Mr. Osomatsu Season 2
by Anne Lauenroth,
How would you rate episode 6 of
Mr. Osomatsu (TV 2) ?
This week, Mr. Osomatsu delivered a heartwarming two-part meditation on the humbling powers of compassion and friendship.
We start off strong with Ichimatsu's deadpan reading of their parents' letter to a mocking jazz tune. Continuity is something the show mostly keeps in the background, but I choose to believe Mr. and Mrs. Matsuno are off rekindling their relationship on a sweet hot springs getaway. Good for them! It's amazing how conscious Matsuzō and Matsuyo are of their sons' failure but still only occasionally try to encourage them into adopting less leechy habits. The brothers themselves are equally self-conscious, entrusting Choromatsu with taking care of the money (and thus his brothers) as the most mature and sensible of the bunch.
But things get much worse than just preventing Osomatsu from gambling away what their parents left them to get through a weekend or so without adult supervision. Almost immediately, the sextuplets get to experience taking being exploited by another leech. While Iyami can't be bothered to remember who's who in the world of six s(h)ame faces, he's not above begging and humiliating himself to take the NEETs for a ride on their own vanity. Just when they're ready to adopt him so they can keep feeling valued for handing out stuff that isn't theirs to give away, Iyami returns to being gross and insufferable instead of just the former. Even the stray dog is disgusted at his load of crap.
When Iyami's around, I'm almost ready to feel sorry for the Matsus getting ripped off and walked all over – even though Osomatsu and Karamatsu keep reminding each other not to end up like that for a reason. If it wasn't for their parents, who knows what ditch they would crawl out of to pull the exact same crap on Chibita or Dekapan. But just when I start to feel overly sympathetic, the show is quick to remind me otherwise. It's not enough for insults to fire back metaphorically; Mr. Osomatsu likes its lessons to be more literal, by having each brother struck down by the cosmic boomerang justice of their own words. It's hilariously violent, making it abundantly clear that there's no moral high ground these guys can retreat to. For that matter, there's no moral high ground for anyone in their orbit, which is why we end this first part with the city, country, and possibly world going boom. If only Iyami had found some success drawing plucky overbite heroines instead of challenging the gods of anime. At least this series wasn't a mistake.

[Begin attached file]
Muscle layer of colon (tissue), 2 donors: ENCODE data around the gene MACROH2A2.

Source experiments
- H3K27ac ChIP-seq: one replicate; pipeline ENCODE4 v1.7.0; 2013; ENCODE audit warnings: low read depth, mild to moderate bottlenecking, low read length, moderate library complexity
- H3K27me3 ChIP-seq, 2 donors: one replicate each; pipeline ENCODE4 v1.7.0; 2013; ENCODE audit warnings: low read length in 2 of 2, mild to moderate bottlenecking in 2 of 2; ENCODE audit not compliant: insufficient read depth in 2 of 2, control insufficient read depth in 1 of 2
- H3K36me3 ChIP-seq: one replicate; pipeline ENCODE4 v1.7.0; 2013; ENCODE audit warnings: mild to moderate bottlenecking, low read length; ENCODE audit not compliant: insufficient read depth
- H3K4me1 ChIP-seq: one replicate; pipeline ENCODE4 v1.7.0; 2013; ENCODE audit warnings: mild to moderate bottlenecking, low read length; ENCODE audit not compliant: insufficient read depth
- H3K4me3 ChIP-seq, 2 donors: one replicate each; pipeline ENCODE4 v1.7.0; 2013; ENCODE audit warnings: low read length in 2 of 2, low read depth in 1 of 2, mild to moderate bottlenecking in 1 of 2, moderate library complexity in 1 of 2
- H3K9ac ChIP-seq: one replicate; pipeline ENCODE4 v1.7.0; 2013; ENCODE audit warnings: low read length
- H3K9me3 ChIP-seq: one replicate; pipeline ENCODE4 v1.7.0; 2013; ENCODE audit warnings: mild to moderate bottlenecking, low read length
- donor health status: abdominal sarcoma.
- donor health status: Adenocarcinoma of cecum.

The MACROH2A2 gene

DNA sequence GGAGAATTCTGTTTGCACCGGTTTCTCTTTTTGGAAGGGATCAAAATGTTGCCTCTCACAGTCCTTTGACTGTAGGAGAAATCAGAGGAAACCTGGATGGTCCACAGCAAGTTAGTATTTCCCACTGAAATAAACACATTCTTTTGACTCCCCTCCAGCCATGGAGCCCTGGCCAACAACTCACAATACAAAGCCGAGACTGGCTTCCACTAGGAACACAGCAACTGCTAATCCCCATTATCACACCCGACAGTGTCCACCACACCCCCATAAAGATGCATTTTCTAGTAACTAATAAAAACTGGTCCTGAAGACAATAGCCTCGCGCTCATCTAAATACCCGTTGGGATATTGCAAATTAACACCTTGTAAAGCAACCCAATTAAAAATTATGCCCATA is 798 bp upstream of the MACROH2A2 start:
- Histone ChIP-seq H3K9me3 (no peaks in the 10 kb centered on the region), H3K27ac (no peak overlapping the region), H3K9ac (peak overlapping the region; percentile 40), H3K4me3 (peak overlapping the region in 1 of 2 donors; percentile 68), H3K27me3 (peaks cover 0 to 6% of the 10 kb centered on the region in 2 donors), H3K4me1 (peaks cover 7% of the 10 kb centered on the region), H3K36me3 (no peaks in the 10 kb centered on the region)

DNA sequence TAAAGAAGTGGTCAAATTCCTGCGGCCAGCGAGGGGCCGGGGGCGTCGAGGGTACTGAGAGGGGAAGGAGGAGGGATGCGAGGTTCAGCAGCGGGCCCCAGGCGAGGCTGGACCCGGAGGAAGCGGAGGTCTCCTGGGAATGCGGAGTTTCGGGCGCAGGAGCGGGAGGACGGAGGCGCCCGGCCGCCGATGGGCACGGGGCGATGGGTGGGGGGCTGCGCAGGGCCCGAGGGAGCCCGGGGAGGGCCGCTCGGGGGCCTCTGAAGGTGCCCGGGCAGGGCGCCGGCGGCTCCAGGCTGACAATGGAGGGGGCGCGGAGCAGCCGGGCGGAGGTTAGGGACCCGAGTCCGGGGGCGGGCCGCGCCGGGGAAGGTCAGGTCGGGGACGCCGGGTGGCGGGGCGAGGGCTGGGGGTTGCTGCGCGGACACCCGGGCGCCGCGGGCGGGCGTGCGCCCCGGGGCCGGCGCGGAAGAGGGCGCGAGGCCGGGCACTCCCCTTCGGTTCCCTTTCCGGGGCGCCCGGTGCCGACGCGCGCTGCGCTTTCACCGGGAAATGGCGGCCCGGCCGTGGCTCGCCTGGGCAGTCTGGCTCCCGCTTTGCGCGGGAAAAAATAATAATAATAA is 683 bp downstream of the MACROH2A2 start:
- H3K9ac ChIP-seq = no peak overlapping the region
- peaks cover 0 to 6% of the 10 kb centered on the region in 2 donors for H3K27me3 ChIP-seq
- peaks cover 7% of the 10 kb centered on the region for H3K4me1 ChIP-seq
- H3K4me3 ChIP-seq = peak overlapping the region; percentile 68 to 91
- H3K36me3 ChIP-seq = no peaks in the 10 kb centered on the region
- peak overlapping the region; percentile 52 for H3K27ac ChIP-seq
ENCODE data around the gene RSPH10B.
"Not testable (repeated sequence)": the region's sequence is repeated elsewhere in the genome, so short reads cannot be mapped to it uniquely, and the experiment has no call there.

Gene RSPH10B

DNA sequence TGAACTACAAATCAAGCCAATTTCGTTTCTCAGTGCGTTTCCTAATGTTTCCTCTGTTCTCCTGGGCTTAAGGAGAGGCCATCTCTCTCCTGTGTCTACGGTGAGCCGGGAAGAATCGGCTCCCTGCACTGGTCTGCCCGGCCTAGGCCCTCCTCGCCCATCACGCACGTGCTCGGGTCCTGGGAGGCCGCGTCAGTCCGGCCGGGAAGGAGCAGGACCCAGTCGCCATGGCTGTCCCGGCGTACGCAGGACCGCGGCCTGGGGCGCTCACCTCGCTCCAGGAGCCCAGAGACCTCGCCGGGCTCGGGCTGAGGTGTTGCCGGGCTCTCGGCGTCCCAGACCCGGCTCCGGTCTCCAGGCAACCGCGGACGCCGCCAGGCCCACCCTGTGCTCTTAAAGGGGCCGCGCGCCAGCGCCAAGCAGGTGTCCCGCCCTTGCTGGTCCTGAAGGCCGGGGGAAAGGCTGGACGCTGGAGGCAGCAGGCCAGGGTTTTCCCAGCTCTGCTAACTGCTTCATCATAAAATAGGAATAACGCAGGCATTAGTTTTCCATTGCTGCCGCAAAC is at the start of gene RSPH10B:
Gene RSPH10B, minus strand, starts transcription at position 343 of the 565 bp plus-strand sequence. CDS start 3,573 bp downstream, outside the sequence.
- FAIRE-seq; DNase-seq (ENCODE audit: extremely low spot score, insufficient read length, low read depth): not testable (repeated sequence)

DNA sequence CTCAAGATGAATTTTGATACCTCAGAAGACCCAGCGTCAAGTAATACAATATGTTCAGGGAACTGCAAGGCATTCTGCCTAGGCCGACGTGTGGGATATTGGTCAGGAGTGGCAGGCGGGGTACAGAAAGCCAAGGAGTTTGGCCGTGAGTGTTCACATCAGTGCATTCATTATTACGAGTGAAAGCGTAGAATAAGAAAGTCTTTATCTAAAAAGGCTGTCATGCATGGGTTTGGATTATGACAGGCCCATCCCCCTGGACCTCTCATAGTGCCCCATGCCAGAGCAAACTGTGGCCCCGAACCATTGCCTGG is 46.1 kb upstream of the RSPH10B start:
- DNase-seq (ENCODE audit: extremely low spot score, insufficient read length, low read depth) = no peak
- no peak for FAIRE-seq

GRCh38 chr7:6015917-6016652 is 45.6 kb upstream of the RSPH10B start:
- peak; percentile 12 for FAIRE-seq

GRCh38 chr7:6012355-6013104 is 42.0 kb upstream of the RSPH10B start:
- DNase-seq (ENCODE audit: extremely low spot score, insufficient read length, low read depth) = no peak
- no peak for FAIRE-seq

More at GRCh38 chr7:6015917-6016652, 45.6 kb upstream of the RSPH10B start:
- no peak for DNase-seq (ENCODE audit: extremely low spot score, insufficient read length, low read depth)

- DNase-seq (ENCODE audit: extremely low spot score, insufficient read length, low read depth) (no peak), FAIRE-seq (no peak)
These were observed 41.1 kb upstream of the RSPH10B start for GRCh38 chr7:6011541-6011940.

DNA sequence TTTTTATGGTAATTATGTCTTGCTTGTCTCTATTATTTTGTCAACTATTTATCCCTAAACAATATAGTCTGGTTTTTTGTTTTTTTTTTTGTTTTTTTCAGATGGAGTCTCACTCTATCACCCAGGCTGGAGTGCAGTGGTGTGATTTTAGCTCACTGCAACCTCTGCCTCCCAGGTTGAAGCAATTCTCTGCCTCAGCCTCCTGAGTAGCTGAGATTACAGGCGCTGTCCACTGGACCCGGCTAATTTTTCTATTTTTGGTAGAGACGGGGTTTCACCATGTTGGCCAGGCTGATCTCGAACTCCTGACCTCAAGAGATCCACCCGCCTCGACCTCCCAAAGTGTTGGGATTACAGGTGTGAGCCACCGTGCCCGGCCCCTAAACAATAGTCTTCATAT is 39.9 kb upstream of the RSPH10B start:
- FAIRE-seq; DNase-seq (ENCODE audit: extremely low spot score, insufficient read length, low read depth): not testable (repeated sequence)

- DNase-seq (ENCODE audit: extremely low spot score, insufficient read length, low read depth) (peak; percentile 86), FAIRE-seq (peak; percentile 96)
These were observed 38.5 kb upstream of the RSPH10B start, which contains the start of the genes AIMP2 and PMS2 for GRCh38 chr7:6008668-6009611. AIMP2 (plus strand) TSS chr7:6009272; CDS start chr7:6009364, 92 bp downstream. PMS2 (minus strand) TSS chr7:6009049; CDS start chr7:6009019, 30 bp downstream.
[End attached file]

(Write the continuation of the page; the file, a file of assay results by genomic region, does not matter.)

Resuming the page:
In the episode's second segment, poor lonely Hatabō just wants to have a friend. Of course, the way he goes about this is rather peculiar, but who isn't in this show. Chibita once again proves himself to be a quick-tempered softie, probably the one character with some redeeming virtues. When all these dimwits who think the institution of a "friend" is a folktale from the Edo period or a person who lends you money when you're strapped for cash gather on a playground at night to comfort Hatabō in their own peculiar way (including Totoko, who prides herself on not having friends, only enemies), there was an almost-sweet moment to be treasured – right before the inevitable non-dénouement.
While I prefer my Osomatsu humor zany over gross, both segments land their jokes as well as we've grown accustomed to, with brilliant dialogue highlights like All the words you're saying are turning into boomerangs and coming back to stab you begging me to pause and rewind a couple of times to appreciate their glory.
Mr. Osomatsu season 2 is currently streaming on Crunchyroll.
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